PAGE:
Last Updated Nov 11, 2014 3:08 PM EST
Dr. Craig Spencer, the physician who contracted Ebola while serving as a volunteer in Guinea, was discharged on Tuesday from New York City's Bellevue Hospital. He had been receiving treatment since Oct. 23 and was declared free of the virus on Monday.
At a press conference held at the hospital's entrance, Spencer was met with applause from the crowd and plenty of hugs from city officials, including New York City Mayor Bill de Blasio and Health Commissioner Dr. Mary Bassett, who praised his heroic work serving patients in the West African region that has been ravaged by the deadly virus.
"My recovery from Ebola speaks to the effectiveness of the protocols in place for health staff returning from West Africa at the time of my infection," Spencer told the crowd. "I am a living example of how those protocols work, and of how early detection and isolation is critical to both surviving Ebola and ensuring that it is not transmitted to others."
The 33-year-old doctor thanked the medical staff Bellevue who were involved in his care and treatment, which according to Bassett amounted to at least 100 medical professionals, including those who helped in his transfer to the hospital and onsite lab technicians.
Spencer was the last of 9 Ebola patients who've been treated in the U.S. since August. All but one survived; Thomas Eric Duncan died at a Dallas hospital Oct. 8.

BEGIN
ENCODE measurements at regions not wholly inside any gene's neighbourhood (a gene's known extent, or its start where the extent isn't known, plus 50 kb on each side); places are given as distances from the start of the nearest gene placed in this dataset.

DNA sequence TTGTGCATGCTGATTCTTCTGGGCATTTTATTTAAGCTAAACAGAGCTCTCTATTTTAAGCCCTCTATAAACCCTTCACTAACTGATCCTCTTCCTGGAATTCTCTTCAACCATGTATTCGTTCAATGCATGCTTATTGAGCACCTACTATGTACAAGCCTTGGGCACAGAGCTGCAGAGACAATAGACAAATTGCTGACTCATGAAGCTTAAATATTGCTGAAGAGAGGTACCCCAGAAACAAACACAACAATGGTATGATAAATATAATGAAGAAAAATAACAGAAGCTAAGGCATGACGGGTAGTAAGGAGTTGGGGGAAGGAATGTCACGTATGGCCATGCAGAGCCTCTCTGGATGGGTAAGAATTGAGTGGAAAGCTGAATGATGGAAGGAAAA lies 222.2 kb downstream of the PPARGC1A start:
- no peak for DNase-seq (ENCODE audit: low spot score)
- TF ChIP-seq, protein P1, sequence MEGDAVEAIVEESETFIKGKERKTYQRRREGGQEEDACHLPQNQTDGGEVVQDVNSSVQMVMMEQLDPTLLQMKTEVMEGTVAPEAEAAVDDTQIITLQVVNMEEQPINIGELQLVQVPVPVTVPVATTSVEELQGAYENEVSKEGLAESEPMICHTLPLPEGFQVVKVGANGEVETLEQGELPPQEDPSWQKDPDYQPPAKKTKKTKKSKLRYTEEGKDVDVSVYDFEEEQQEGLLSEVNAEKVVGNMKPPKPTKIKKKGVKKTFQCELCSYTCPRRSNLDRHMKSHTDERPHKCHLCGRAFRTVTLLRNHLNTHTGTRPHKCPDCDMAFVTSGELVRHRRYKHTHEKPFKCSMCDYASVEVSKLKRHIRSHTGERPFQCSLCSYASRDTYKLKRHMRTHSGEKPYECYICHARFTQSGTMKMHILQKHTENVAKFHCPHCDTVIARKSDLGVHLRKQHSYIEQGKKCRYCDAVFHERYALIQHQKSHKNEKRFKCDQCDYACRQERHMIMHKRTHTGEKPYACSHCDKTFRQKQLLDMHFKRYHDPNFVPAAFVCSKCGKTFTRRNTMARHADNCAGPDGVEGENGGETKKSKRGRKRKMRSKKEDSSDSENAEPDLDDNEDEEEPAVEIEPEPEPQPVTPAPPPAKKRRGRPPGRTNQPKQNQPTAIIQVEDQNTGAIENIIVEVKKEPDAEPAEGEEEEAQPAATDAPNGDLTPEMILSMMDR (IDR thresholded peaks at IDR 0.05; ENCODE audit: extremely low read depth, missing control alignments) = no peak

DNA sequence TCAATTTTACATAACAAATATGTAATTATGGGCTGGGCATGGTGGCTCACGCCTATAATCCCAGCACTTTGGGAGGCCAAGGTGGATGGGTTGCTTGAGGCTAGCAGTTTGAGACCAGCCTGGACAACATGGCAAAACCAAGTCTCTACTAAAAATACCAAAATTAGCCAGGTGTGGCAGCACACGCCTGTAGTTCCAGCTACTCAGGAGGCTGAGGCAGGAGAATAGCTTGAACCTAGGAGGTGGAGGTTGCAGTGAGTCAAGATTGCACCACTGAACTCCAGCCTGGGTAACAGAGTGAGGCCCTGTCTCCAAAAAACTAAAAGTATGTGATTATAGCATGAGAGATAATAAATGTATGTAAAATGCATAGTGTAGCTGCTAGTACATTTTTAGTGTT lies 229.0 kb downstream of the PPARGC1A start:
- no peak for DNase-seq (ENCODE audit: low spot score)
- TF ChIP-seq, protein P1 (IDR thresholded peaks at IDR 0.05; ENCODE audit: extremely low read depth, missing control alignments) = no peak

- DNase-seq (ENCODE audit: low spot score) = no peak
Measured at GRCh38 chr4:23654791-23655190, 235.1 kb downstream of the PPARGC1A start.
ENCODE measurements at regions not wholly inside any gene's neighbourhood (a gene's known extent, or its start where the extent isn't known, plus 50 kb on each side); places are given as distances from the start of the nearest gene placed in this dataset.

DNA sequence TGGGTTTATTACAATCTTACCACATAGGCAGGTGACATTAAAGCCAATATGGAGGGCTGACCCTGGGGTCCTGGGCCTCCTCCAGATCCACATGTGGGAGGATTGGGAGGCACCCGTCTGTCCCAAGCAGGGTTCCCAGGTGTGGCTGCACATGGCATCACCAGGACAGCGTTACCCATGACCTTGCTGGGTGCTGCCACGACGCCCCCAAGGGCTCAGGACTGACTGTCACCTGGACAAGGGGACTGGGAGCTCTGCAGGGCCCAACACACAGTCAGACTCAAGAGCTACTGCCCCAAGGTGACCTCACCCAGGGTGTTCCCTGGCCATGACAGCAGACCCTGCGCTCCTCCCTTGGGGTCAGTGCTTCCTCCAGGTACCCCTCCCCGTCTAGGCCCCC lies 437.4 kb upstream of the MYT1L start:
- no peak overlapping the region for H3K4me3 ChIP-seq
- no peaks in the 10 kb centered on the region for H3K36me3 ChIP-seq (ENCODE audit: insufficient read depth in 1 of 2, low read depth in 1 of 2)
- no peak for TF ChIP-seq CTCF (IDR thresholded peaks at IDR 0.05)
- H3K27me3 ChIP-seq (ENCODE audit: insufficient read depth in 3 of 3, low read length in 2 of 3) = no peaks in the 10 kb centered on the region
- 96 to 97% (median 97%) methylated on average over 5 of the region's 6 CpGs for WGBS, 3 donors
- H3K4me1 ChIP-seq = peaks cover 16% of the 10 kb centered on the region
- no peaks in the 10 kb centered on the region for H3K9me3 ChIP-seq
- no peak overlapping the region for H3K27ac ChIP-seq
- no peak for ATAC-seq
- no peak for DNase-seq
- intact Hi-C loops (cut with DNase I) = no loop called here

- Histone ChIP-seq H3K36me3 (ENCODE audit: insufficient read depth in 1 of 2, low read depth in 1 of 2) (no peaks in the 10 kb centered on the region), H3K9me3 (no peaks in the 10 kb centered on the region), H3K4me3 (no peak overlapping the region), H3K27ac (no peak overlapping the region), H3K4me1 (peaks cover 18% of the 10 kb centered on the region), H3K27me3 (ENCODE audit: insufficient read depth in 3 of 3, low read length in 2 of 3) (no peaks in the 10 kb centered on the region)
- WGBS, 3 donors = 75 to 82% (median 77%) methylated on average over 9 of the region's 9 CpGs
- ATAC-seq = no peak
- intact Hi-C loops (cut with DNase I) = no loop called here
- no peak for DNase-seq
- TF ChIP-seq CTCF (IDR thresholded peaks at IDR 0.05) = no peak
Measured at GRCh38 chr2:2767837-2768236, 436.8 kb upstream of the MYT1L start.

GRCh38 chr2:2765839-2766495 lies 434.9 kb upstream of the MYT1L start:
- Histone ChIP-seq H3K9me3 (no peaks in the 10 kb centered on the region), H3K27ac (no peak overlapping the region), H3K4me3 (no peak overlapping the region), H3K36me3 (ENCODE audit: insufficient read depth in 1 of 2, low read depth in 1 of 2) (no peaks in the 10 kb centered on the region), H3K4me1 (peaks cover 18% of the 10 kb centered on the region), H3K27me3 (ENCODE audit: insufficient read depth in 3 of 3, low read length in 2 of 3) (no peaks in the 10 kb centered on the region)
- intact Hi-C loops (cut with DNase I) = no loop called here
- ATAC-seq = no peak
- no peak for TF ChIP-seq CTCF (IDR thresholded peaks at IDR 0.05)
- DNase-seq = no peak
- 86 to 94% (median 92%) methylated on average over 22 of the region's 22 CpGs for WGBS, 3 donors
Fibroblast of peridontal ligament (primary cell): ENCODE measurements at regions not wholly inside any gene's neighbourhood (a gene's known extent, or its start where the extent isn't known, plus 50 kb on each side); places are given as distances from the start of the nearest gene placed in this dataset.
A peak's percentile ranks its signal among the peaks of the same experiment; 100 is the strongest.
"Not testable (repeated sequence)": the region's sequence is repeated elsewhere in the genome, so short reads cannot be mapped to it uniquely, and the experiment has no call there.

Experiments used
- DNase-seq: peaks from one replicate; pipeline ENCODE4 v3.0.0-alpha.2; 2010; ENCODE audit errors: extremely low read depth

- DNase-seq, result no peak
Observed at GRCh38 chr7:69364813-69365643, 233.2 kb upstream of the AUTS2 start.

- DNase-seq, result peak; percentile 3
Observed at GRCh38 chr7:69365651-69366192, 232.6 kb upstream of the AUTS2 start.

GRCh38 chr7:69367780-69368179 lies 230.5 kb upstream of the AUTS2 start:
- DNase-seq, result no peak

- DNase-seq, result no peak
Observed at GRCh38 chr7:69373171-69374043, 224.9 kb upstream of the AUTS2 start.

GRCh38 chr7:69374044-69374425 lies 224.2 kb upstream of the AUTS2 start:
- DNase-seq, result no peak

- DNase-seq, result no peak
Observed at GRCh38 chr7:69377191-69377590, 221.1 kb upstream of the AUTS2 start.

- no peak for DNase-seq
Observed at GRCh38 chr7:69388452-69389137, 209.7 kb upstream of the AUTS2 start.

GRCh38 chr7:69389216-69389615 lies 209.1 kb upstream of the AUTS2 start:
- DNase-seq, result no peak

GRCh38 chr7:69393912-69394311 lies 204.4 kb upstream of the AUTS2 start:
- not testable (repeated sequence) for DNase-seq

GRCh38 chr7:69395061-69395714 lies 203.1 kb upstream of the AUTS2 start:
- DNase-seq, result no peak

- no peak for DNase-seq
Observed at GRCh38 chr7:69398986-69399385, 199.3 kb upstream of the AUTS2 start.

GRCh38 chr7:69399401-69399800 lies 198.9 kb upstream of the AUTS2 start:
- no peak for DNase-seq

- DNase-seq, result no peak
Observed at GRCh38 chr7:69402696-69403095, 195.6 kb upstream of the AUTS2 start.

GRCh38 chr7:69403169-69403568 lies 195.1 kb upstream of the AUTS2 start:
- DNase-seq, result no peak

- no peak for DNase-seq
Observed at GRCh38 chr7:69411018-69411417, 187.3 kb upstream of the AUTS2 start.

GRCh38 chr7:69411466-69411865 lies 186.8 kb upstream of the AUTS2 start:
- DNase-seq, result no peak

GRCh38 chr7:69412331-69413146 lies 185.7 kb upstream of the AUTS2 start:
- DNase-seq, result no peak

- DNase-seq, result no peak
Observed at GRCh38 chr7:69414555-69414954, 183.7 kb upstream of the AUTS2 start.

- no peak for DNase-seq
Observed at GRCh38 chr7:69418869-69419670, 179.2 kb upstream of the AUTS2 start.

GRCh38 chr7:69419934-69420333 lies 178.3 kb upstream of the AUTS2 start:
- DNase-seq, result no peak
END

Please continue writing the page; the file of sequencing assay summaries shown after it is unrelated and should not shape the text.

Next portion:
Spencer spoke of the rewarding experience in Guinea treating patients. "During this time, I cried as I held children who were not strong enough to survive the virus," he said. "But I also experienced immense joy when patients I treated were cured and invited me into their family as a brother upon discharge. Within a week of my diagnosis, many of these same patients called my personal phone to wish me well and ask if there was any way they could contribute to my care."
Three weeks ago, when his diagnosis was made public, Spencer received widespread criticism when details emerged about his activities in the days before his hospital admission. The doctor reportedly took three subways, ate at a popular restaurant and visited public places including a park and bowling alley.
But city officials had a different take. During press conference Basset, de Blasio and others praised Spencer for his quick action and for following the protocols that have been implemented by Doctors Without Borders, which require any volunteer returning from West Africa to self-monitor for Ebola symptoms for 21 days. Spencer called health officials as soon as he developed a fever and was taken to the hospital in full protective gear.
Since Spencer's diagnosis, Bassett and others have taken pains to remind the public that the virus is spread strictly through direct contact with bodily fluids of a person who is sick, and that Spencer posed little or no risk to others. "For us in New York City, we must continue to be vigilant and vigilant for other public health threats such as stigma and discrimination," she said.
"It is a good feeling to hug a hero and we have a hero here in our midst someone who served others not matter its danger. Dr Spencer showed what it means to help your fellow human and that spirit was met here at Bellevue especially by these nurses," de Blasio said.